O’Malley’s stated resolve came a week after a work group he set up failed to reach a consensus on a gambling plan and recommended against holding a special session. On Tuesday, O’Malley continued to blame members of the House of Delegates, who dissented from recommendations endorsed by the rest of the group, which also included state senators and members of his administration.
“The obstruction is the House on this issue,” O’Malley said, adding that he needs to get a better sense of whether the three delegates on the work group reflected the broader will of the chamber. “I need to now quickly reach out ... to take the full measure of the House.”
The work group recommendations included authorizing a sixth Maryland casino, most likely at National Harbor in Prince George’s County, and Las Vegas-style table games at the state’s five existing slots sites. Both pieces would be subject to voter approval in November.
House members said they would only agree to a sixth site if the state maintained its existing 67 percent tax rate on casino owners. Other members of the work group endorsed lowering the rate on some casinos by at least 5 percentage points to compensate for the additional competition fro a Prince George's facility.
O’Malley said he could not envision pushing a plan that looked much different than the work group recommendations. He dismissed the possibility of introducing a bill that would allow tables games at existing sites but not permit a new casino in Prince George’s.
Doing that, O’Malley said, would be unfair to Prince George’s County Executive Rushern L. Baker III (D), a major booster of a casino at National Harbor, who has sought an up-or-down vote on the idea.
“I think he’s owed that courtesy,” O’Malley said.
O’Malley said such a plan would solidify the opposition of other casino owners to additional competition in future years. “It would only dig the heels of existing site owners in deeper,” he said.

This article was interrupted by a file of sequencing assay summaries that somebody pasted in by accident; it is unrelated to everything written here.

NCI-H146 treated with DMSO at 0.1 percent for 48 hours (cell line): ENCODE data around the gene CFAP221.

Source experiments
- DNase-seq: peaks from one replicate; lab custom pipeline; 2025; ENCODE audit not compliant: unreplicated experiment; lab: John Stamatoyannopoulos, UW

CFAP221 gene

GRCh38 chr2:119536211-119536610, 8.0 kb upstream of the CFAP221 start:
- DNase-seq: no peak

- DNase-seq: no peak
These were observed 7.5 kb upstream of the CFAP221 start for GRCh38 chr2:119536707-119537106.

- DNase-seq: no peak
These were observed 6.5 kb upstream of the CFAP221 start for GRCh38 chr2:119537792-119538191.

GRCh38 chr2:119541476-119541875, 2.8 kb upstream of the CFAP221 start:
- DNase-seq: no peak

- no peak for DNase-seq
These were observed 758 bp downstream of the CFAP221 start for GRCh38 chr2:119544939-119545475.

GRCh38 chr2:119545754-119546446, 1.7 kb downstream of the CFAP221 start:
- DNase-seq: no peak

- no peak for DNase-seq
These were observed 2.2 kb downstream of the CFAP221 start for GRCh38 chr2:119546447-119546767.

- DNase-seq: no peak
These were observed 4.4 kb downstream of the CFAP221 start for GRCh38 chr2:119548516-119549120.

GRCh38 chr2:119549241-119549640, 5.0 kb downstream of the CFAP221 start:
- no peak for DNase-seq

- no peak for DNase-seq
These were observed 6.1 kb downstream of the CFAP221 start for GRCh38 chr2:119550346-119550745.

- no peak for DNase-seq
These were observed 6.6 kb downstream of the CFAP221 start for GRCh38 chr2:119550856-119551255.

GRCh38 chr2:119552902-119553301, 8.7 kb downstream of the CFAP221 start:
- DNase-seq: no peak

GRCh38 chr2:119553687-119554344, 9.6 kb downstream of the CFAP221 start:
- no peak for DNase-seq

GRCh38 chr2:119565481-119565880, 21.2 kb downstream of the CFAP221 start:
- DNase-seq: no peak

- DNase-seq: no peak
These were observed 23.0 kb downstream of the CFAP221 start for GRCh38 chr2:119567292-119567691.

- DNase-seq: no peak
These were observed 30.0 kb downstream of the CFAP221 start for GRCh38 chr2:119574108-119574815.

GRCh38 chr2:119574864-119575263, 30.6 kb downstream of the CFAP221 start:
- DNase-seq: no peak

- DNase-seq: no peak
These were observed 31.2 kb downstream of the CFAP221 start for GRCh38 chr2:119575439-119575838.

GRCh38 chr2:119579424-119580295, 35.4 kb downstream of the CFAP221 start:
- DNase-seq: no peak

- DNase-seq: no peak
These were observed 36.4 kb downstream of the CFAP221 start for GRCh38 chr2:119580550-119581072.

O’Malley also expressed concern that Caesar’s Entertainment could back off its plans to build a casino in downtown Baltimore if they are not allowed to include table games.
O’Malley has advertised the week of July 9 for a possible special session on gambling. He said Friday that the date could slip if it takes longer to build consensus
The governor’s comments followed a sparsely attended fundraiser at an Ocean City restaurant to benefit Marylanders for Marriage Equality, the group leading efforts to uphold the state’s same-sex marriage law in an expected November referendum.
Only about a dozen people appear to have attended the event, which was co-hosted by House Speaker Michael E. Busch (D-Anne Arundel), whose relationship with O’Malley has been strained by the gambling issue. Organizers said many people contributed money who did not attend the event, which had an advertised costs of $1,000.
During his address to the Maryland Municipal League, O’Malley plugged his continuing efforts to boost transportation funding, acknowledging his failure in the last legislative session to apply the sales tax to gasoline.
“I haven’t given up, and I have the scars to prove it.” O’Malley said. ”I left a lot of blood on the battlefield, but I haven’t dropped the flag.”
By   |  09:21 PM ET, 06/26/2012 

North Carolina Gambling regulation bill faces uncertain future

North Carolina Gambling regulation bill faces uncertain future


RALEIGH - A proposal to regulate and heavily tax North Carolina's proliferating gambling industry is scheduled to be considered by state legislators again today, but its prospects are uncertain.
Until late Tuesday, it appeared that legislative leaders were going to allow the idea to die, but now it's scheduled to be heard in the state House Finance Committee this morning.
The bill would impose steep taxes on North Carolina's so-called sweepstakes parlors. These are gambling houses where people play computer games in hopes of winning money.
These businesses have expanded largely unregulated over the past several years amid a legal cat-and-mouse game between new gambling laws drafted to outlaw them, lawyers skilled at overturning the laws in court and software designers skilled at making the new games to comply with the letter of the law if not its spirit.